Saw-tooth wave energy from the horizontal saw-tooth oscillator I is impressed across the terminals I99 so that between the cathode ray and grid of tube 203 there is a potential impressed which varies linearly with time to a predetermined maximum value, and thereafter decreases to zero in a time interval which is relatively small compared to the length of time it takes to reach the predetermined maximum value of potential. The voltage, however, which appears across the serially connected inductance 201 and resistance 203 is not instantaneously produced due to the time lag introduced by the inductance, and by supplying the potential produced across these serially connected constants through the condenser 2H to the resistor 2I3, there is produced across the grid cathode circuit of tube 2I1 a potential wave having the form shown in Fig. 3b as described in more detail in the allowed application to Vance referred to above. The output of tube 2I'I coupled to the electromagnetic deflecting coils I31 produces a current in the coils I31 which is substantially identical in wave shape to that of the impressed voltage across the terminals I99 for horizontal deflection. A portion of the output energy appearing across the inductance 22I is fed to the square wave oscillator I II being impressed across the resistor 225. The polarity is so chosen that the short negative pulse 31 of the wave shown in Fig. 3b is in a direction to drive the grid of the tube 221 negatively with respect to the cathode of this tube so that the grid which is normally maintained is zero, or a slight positive value is abruptly driven negatively beyond the cut-off point so that the plate current flowing in the resistor 233 changes from a relatively large value to zero. This is brought about by the fact that any change in potential of the grid of tube 221 is amplified by the tube MI and returned through the condenser 263 to augment the change in potential and this regenerative action being accumulative, causes the current flowing through tube 221 to have either zero value or a predetermined maximum value as is explained in more detail in the above referred to patent to Shore. A portion ofthe potential drop appearing across the resistor 233 is fed to the tube 249, in whose output circuit the auxiliary deflecting coils II5 are connected. It will thus be clear that as the distorted saw-tooth wave shown in Fig. 3b is impressed on the resistor 225 for the positive values of potential represented by in Fig. 3b, substantially saturation plate current flows through the resistor 233, producing a large potential drop, which potential drop being impressed on the grid cathode circuit of the tube 249 is sufiicient to maintain the tube in cut-ofi condition, so that no current flows through the coils I I5. However, upon the abrupt change in potential which occurs during the return time of the horizontal wave, so that a decrease in potential is impressed across the resistor 225, the tube 221 has its plate current changed abruptly from its predetermined maximum value to zero.' The potential drop, therefore, across the portion 231 of resistor 233 becomes zero and under such conditions, the grid cathode circuit of the tube 249 being zero, maximum plate current abruptly flows through the coil II5 to produce the auxiliary field for deduring the time increase in current is flowing through the coils II1 fed from amplifier I29. A similar set of circuit connections is supplied for actuating the horizontal deflecting circuit under the control of the vertical oscillator comprising the vertical saW-tooth oscillator I05, the wave shaper I01, the amplifier I09, the square wave amplifier I3I, and the amplifier I33.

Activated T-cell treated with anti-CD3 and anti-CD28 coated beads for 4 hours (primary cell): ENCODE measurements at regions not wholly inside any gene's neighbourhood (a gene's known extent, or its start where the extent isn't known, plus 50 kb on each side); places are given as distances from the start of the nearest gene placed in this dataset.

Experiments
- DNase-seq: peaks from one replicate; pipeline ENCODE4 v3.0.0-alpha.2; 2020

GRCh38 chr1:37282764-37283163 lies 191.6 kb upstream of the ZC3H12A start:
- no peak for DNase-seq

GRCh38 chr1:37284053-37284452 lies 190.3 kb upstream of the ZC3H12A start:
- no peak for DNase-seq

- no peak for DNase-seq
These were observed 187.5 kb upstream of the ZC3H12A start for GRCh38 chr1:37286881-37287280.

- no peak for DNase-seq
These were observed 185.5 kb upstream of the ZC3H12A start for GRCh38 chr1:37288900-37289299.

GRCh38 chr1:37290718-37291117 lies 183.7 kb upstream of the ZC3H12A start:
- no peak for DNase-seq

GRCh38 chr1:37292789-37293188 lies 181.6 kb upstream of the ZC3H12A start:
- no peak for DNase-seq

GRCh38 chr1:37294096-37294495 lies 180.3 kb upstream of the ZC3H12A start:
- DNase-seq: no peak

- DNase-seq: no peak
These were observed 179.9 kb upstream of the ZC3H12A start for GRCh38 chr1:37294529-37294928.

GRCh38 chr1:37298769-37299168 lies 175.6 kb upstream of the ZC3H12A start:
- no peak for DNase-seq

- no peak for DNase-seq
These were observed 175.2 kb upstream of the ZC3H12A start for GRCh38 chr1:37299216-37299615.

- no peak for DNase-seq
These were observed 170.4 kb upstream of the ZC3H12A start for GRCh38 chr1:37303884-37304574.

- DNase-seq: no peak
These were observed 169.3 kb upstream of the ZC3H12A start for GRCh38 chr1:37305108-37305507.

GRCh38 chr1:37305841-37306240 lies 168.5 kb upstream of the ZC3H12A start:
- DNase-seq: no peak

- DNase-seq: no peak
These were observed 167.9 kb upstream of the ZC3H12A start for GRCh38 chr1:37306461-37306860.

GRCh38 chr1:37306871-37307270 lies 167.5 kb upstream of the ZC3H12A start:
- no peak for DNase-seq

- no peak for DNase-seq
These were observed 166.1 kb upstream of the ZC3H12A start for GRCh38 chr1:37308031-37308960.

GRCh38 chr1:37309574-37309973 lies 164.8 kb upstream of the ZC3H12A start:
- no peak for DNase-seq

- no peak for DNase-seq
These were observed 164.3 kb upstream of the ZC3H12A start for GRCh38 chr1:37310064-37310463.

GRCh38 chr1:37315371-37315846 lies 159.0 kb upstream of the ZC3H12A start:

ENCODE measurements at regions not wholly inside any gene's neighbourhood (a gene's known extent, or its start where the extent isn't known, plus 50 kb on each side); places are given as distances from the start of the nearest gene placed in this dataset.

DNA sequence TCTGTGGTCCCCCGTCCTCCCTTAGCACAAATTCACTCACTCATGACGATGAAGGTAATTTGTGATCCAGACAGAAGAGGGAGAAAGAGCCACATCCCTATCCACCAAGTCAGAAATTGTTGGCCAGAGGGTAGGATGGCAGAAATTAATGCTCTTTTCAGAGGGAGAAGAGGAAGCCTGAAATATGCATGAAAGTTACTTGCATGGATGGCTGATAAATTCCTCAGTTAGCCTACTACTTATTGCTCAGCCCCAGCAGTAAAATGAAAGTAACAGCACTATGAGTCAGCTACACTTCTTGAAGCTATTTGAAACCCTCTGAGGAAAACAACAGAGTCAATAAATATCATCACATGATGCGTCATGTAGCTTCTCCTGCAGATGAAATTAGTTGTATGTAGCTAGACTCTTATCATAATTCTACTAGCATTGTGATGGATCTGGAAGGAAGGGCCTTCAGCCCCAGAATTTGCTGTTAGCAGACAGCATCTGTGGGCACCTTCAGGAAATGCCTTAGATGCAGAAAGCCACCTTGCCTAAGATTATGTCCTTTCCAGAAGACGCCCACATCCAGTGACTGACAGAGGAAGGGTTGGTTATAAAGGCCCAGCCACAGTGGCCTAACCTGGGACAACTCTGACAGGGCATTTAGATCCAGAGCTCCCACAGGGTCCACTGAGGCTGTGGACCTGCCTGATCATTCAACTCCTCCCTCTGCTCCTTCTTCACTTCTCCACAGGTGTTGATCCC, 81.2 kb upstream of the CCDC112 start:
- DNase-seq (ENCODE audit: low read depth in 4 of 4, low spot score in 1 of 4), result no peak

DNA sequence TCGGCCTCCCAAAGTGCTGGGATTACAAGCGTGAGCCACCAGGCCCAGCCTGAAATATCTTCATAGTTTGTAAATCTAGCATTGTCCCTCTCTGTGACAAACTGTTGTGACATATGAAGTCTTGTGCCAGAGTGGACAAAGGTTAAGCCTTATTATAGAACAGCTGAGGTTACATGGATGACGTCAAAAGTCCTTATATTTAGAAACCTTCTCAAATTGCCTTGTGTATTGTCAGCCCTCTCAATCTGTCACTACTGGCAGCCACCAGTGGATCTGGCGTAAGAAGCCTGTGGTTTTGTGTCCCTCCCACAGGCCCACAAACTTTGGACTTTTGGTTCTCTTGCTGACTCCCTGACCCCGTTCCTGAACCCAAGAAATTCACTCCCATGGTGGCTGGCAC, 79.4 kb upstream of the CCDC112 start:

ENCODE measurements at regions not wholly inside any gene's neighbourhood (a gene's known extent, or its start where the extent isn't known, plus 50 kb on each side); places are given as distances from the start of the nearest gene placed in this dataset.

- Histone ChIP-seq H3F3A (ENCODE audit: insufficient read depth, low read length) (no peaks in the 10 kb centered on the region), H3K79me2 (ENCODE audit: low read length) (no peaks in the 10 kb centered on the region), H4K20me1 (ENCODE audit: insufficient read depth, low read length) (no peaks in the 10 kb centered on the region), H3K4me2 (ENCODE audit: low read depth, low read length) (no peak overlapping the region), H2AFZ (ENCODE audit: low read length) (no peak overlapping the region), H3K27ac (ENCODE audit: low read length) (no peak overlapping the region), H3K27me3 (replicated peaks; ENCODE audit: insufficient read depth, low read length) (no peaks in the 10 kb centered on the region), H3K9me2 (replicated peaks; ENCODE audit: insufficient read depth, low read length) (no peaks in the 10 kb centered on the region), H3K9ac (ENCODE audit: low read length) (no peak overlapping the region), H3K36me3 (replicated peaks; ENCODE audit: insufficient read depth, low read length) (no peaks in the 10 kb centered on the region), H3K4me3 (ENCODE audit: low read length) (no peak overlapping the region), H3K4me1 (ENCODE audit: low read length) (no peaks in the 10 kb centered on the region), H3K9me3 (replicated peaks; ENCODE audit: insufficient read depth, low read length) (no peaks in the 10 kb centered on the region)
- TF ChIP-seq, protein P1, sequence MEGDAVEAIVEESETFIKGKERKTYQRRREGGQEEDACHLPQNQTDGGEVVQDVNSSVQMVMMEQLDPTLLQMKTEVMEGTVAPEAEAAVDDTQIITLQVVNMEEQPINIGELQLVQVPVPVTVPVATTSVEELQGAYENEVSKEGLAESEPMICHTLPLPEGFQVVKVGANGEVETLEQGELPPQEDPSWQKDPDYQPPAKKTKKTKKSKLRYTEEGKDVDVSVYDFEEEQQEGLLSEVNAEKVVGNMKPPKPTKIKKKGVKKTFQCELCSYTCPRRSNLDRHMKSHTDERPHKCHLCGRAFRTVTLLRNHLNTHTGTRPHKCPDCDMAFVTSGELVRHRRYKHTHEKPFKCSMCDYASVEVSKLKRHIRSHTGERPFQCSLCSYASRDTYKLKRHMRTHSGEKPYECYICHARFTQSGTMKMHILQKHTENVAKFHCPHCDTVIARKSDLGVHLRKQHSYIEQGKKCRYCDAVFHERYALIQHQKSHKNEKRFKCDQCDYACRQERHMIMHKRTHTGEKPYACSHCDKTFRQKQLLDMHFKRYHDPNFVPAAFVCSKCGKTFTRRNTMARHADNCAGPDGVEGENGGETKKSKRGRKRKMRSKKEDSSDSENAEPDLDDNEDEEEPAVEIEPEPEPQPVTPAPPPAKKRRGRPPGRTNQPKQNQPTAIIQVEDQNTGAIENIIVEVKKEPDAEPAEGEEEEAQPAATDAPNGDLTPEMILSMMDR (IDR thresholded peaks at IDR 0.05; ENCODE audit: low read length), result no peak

Further in accordance with the invention, where it is desired to do away with the necessity of supplying auxiliary deflecting coils since, in general, this introduces further problems of shielding and complexity, the arrangement shown in Fig. 5 may be used. In Fig. 5 the reference numerals which are the same as that shown in Fig. 4 refer to substantially the same apparatus. in Fig. 5 from that of Fig. 4 is that different amplifiers I5I, I53 are fed from the wave shapers I31 and I 21, respectively, and further, the square wave amplifiers III, I 3i instead of actuating the separate amplifiers H3 and I33, actuate amplifiers I53 and I5I respectively. The square wave amplifiers serve to bias the amplifiers driving the deflecting coils to cut-ofi during the return line time of the oscillators, so that there is produced a deflecting field which increases linearly with time but is periodically reduced to zero during the time it is increasing from zero to a predetermined maximum value. By supplying such a deflecting field, the area 2I is scanned in a pattern as shown in Fig. 2.